They’re looking for you, little boy. The masked men just released their hounds. You run. The bloodthirsty dogs close the distance between you and a cliff. Just as the dog’s teeth lunge for your foot, you jump off the cliff. Let me pause right here. You have no idea what’s at the bottom of this cliff. You’re completely at the whim of the game designer. Knowing there’s no other option, you simply trust the creator.
Why does the game want you to trust it’s sense of control?
You safely fall into a deep reservoir. You’re forced to remember that Inside’s world hates you as you resurface, as masked men with flashlights wait for you to resurface so they can fill your your tiny delicate body with bullets.
There’s no conspiracy about it: everything is out to get you. If you didn’t jump off that cliff, those dogs would have ripped you apart. But somehow there’s providence: a benefactor ensuring that you always had just what you needed at the moment of greatest need. Someone is looking out for you and asking for your trust.
When I was a kid in 1995, “God Is In Control” dominated Christian music charts. We even sang this song in church. Even as a twelve year old, I remember feeling uncomfortable singing this in a world full of broken hostility. Fast-forward to now: Christians are pretty divided on the idea of God being in control: is God specifically crafting everything (good and bad) as part of a deeply-strategic game design? Inside steps into this question, assuming that an unseen and benevolent creator is gently providing exactly what the boy needs — when he’s desperate enough for it (of course). Some might say that this is the core tension of faith.
Faith is something earned over time, so in the course of Inside’s four hours, there’s clearly a work of trust being built based on having just what you need at the right time — often veiled in wolf’s clothing — or in one case, pig’s clothing:
You take another leap of faith after making it into the farming district—this time off of a barn and into a stack of dead pigs. You head for an industrial building only to see one of the dead-looking pigs get up and charge directly at you. There’s a moment where you can jump and narrowly evade the swine. As a jumping matador, eventually you taunt the pig to bang its head into a wall. You pull-off what seems to be it’s tail (which you discover is actually a parasitic worm that is still wriggling). The pig turns docile and lets you push it wherever you want it. I put it under a glowing yellow bowl that hangs from the ceiling, climb the pig, and jump up to the bowl. My head fixes into it.
I dub this the “brain bowl.” My body goes limp and the hunched-over men in the back of the room stand a little taller. I try to move to the right as my body stays locked in, but I’m now moving the mind-linked men. I jump, they jump. When I want them to lift a gate, they use their combined strength to do so. I use this mind control device to get what I want: progress. As I detach from the mind-control device, I leave the brain-bowl-controlled men in the room and press on.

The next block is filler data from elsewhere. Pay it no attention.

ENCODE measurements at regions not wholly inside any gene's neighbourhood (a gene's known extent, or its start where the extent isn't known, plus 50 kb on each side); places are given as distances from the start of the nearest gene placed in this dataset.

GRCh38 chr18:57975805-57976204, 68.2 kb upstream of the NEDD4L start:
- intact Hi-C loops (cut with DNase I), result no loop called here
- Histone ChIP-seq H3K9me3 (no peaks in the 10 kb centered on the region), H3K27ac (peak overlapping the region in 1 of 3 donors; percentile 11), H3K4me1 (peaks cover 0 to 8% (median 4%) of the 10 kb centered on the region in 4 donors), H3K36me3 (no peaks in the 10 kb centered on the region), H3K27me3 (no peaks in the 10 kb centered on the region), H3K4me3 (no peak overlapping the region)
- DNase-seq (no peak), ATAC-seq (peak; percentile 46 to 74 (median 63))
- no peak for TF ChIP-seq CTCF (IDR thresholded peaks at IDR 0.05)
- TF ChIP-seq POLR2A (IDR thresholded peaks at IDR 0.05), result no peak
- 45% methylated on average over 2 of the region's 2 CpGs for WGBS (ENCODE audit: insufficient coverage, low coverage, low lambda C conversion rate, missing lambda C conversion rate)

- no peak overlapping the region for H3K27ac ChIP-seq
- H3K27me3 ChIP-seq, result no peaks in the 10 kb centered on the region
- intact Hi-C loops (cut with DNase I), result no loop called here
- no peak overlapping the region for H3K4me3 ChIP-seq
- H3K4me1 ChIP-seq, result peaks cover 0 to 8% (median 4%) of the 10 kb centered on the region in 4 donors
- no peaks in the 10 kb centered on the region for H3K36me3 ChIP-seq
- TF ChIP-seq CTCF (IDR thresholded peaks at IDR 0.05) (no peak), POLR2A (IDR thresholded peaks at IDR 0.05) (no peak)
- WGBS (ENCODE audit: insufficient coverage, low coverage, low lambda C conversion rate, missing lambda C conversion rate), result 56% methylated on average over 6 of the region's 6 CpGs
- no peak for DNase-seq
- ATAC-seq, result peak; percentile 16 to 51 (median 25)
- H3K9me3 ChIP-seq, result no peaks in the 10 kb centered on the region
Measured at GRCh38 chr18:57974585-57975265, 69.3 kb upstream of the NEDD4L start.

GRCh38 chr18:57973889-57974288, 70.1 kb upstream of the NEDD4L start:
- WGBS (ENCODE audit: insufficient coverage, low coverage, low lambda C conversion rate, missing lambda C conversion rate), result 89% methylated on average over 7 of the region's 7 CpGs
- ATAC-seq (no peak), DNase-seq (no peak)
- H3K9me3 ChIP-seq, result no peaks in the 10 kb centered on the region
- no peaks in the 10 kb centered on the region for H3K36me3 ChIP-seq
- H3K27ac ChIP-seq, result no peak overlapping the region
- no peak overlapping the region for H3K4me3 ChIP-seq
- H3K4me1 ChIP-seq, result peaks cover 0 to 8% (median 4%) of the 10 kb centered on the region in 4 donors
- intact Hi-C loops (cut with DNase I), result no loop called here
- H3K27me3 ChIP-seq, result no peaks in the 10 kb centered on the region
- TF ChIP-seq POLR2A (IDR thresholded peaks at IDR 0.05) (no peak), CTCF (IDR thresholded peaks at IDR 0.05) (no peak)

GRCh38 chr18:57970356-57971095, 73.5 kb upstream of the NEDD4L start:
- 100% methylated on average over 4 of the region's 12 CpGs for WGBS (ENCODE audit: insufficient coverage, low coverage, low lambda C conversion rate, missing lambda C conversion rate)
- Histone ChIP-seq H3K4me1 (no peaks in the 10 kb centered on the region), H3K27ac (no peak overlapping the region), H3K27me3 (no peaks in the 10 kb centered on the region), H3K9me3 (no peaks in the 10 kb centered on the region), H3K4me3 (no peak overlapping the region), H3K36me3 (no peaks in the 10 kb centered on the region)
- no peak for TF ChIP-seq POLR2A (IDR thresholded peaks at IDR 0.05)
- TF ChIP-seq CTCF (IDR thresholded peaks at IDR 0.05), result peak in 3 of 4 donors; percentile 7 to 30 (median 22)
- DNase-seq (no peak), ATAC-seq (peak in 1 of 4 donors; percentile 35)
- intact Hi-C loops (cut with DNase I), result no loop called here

On my second play-through of the game, I was much more attentive to the sheer number of leaps-of-faith in the game. Typically game designers keep those kinds of jumps to a minimum, where you only jump if you know for sure that you can make it: as a sign of trust that you can anticipate your ability versus the world. But even in Inside’s first hour, I had over five instances where I just learned to trust that if I fall where the game is leading me, the author will catch me.
The most iconic moment in the game arises when you fall through a faulty floorboard and drop (safely, I must add) into a room of mind-controlled humans, where you must now pretend that you too are under control. A camera fixes on your position as masked men, women, and children watch to ensure that you and the others don’t step out of line. You have to read the controlled people to know how to obey this deadly game of Simon Says, but it’s precisely here that I felt that the “God” of the game tells you the most about where you’re at: in between the hostile and benevolent forces. You’re falling-in line with what this world needs you to be.
Game designers often say, “a gameplan never survives first contact with the player.” And I think this means that when you playtest a game for the first time, players will naturally test every rule until it breaks the game. A creator has to build their game in a way that ensures that players stick to the things the designer wants them to do: in a sense, it’s a controlling relationship.
Inside takes that creator-control relationship and enunciates it as a carrot-on-a-stick. It says, “yes, we all know the world is broken, come over here: I’ll keep you alive.” But by then, we’re completely at the whims of that creator. And when we look back and wonder how we became so trusting of this creator, we can see it’s simply because we picked up the controller and chose to play their game.